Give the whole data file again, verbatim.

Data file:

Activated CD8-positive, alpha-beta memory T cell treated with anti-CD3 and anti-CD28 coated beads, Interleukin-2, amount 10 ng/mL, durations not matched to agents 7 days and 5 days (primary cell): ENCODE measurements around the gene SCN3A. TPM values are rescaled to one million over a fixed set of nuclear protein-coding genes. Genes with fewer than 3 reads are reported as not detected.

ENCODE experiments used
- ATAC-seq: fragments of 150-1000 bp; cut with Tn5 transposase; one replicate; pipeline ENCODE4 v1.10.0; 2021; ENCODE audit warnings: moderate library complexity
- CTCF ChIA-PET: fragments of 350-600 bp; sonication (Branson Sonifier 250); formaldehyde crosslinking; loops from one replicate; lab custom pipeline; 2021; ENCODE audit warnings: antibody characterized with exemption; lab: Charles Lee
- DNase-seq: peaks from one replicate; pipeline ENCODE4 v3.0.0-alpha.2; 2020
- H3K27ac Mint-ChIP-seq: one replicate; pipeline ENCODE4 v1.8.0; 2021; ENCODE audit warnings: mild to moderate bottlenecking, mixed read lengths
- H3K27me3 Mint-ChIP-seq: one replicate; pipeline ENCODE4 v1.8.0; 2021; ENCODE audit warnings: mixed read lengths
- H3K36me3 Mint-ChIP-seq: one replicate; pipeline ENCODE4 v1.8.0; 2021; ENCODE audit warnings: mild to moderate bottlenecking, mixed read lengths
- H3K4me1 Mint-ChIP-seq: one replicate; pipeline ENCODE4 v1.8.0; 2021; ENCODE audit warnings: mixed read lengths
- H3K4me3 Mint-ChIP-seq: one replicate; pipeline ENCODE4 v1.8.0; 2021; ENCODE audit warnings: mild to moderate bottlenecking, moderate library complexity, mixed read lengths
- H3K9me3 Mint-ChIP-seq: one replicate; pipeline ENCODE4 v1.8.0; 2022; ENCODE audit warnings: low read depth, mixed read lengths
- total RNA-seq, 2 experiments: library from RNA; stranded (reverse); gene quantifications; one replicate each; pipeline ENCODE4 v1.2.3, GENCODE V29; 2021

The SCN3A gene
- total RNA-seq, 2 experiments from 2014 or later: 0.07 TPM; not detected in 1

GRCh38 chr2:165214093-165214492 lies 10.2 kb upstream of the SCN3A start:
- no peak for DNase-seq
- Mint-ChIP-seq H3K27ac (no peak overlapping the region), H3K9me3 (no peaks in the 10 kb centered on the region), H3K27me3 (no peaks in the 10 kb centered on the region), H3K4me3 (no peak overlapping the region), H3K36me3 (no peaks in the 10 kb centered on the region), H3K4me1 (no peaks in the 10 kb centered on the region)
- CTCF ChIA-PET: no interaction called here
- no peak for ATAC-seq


Activated CD8-positive, alpha-beta memory T cell treated with anti-CD3 and anti-CD28 coated beads, Interleukin-2, amount 10 ng/mL, durations not matched to agents 7 days and 5 days (primary cell): ENCODE measurements around the gene SCN3A. TPM values are rescaled to one million over a fixed set of nuclear protein-coding genes. Genes with fewer than 3 reads are reported as not detected.

ENCODE experiments used
- ATAC-seq: fragments of 150-1000 bp; cut with Tn5 transposase; one replicate; pipeline ENCODE4 v1.10.0; 2021; ENCODE audit warnings: moderate library complexity
- CTCF ChIA-PET: fragments of 350-600 bp; sonication (Branson Sonifier 250); formaldehyde crosslinking; loops from one replicate; lab custom pipeline; 2021; ENCODE audit warnings: antibody characterized with exemption; lab: Charles Lee
- DNase-seq: peaks from one replicate; pipeline ENCODE4 v3.0.0-alpha.2; 2020
- H3K27ac Mint-ChIP-seq: one replicate; pipeline ENCODE4 v1.8.0; 2021; ENCODE audit warnings: mild to moderate bottlenecking, mixed read lengths
- H3K27me3 Mint-ChIP-seq: one replicate; pipeline ENCODE4 v1.8.0; 2021; ENCODE audit warnings: mixed read lengths
- H3K36me3 Mint-ChIP-seq: one replicate; pipeline ENCODE4 v1.8.0; 2021; ENCODE audit warnings: mild to moderate bottlenecking, mixed read lengths
- H3K4me1 Mint-ChIP-seq: one replicate; pipeline ENCODE4 v1.8.0; 2021; ENCODE audit warnings: mixed read lengths
- H3K4me3 Mint-ChIP-seq: one replicate; pipeline ENCODE4 v1.8.0; 2021; ENCODE audit warnings: mild to moderate bottlenecking, moderate library complexity, mixed read lengths
- H3K9me3 Mint-ChIP-seq: one replicate; pipeline ENCODE4 v1.8.0; 2022; ENCODE audit warnings: low read depth, mixed read lengths
- total RNA-seq, 2 experiments: library from RNA; stranded (reverse); gene quantifications; one replicate each; pipeline ENCODE4 v1.2.3, GENCODE V29; 2021

The SCN3A gene
- total RNA-seq, 2 experiments from 2014 or later: 0.07 TPM; not detected in 1

GRCh38 chr2:165214093-165214492 lies 10.2 kb upstream of the SCN3A start:
- no peak for DNase-seq
- Mint-ChIP-seq H3K27ac (no peak overlapping the region), H3K9me3 (no peaks in the 10 kb centered on the region), H3K27me3 (no peaks in the 10 kb centered on the region), H3K4me3 (no peak overlapping the region), H3K36me3 (no peaks in the 10 kb centered on the region), H3K4me1 (no peaks in the 10 kb centered on the region)
- CTCF ChIA-PET: no interaction called here
- no peak for ATAC-seq